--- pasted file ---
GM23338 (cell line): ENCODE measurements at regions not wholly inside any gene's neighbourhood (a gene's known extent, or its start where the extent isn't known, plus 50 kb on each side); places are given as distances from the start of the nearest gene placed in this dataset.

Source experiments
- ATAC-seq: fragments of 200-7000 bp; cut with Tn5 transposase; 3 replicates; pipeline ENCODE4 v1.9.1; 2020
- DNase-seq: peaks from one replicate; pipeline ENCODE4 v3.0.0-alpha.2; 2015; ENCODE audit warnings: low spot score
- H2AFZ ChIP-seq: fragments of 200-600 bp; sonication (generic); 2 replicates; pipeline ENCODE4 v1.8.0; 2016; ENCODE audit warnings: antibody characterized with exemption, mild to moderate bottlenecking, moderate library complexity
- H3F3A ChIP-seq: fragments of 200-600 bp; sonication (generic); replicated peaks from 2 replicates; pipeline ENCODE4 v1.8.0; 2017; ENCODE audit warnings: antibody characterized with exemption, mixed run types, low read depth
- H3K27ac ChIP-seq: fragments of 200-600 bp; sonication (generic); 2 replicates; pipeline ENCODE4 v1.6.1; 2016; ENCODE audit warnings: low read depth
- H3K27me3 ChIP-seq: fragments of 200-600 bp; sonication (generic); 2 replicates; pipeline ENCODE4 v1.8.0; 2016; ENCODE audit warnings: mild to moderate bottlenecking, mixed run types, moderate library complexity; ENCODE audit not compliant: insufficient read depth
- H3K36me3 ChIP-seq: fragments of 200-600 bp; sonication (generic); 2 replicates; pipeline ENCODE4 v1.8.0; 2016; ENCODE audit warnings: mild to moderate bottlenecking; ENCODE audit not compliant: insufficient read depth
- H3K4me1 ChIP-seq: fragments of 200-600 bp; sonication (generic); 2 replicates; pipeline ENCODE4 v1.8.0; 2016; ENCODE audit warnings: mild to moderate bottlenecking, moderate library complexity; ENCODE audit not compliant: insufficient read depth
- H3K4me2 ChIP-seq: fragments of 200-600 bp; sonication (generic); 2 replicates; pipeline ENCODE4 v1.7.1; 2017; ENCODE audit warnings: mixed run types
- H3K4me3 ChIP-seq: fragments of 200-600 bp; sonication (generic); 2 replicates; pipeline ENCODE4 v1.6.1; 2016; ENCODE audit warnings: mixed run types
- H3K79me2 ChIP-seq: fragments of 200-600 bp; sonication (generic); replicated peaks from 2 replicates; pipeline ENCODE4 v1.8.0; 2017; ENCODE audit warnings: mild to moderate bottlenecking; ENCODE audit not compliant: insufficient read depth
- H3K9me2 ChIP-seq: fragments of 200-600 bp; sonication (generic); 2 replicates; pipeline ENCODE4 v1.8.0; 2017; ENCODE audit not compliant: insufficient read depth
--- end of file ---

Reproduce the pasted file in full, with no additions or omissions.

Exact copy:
GM23338 (cell line): ENCODE measurements at regions not wholly inside any gene's neighbourhood (a gene's known extent, or its start where the extent isn't known, plus 50 kb on each side); places are given as distances from the start of the nearest gene placed in this dataset.

Source experiments
- ATAC-seq: fragments of 200-7000 bp; cut with Tn5 transposase; 3 replicates; pipeline ENCODE4 v1.9.1; 2020
- DNase-seq: peaks from one replicate; pipeline ENCODE4 v3.0.0-alpha.2; 2015; ENCODE audit warnings: low spot score
- H2AFZ ChIP-seq: fragments of 200-600 bp; sonication (generic); 2 replicates; pipeline ENCODE4 v1.8.0; 2016; ENCODE audit warnings: antibody characterized with exemption, mild to moderate bottlenecking, moderate library complexity
- H3F3A ChIP-seq: fragments of 200-600 bp; sonication (generic); replicated peaks from 2 replicates; pipeline ENCODE4 v1.8.0; 2017; ENCODE audit warnings: antibody characterized with exemption, mixed run types, low read depth
- H3K27ac ChIP-seq: fragments of 200-600 bp; sonication (generic); 2 replicates; pipeline ENCODE4 v1.6.1; 2016; ENCODE audit warnings: low read depth
- H3K27me3 ChIP-seq: fragments of 200-600 bp; sonication (generic); 2 replicates; pipeline ENCODE4 v1.8.0; 2016; ENCODE audit warnings: mild to moderate bottlenecking, mixed run types, moderate library complexity; ENCODE audit not compliant: insufficient read depth
- H3K36me3 ChIP-seq: fragments of 200-600 bp; sonication (generic); 2 replicates; pipeline ENCODE4 v1.8.0; 2016; ENCODE audit warnings: mild to moderate bottlenecking; ENCODE audit not compliant: insufficient read depth
- H3K4me1 ChIP-seq: fragments of 200-600 bp; sonication (generic); 2 replicates; pipeline ENCODE4 v1.8.0; 2016; ENCODE audit warnings: mild to moderate bottlenecking, moderate library complexity; ENCODE audit not compliant: insufficient read depth
- H3K4me2 ChIP-seq: fragments of 200-600 bp; sonication (generic); 2 replicates; pipeline ENCODE4 v1.7.1; 2017; ENCODE audit warnings: mixed run types
- H3K4me3 ChIP-seq: fragments of 200-600 bp; sonication (generic); 2 replicates; pipeline ENCODE4 v1.6.1; 2016; ENCODE audit warnings: mixed run types
- H3K79me2 ChIP-seq: fragments of 200-600 bp; sonication (generic); replicated peaks from 2 replicates; pipeline ENCODE4 v1.8.0; 2017; ENCODE audit warnings: mild to moderate bottlenecking; ENCODE audit not compliant: insufficient read depth
- H3K9me2 ChIP-seq: fragments of 200-600 bp; sonication (generic); 2 replicates; pipeline ENCODE4 v1.8.0; 2017; ENCODE audit not compliant: insufficient read depth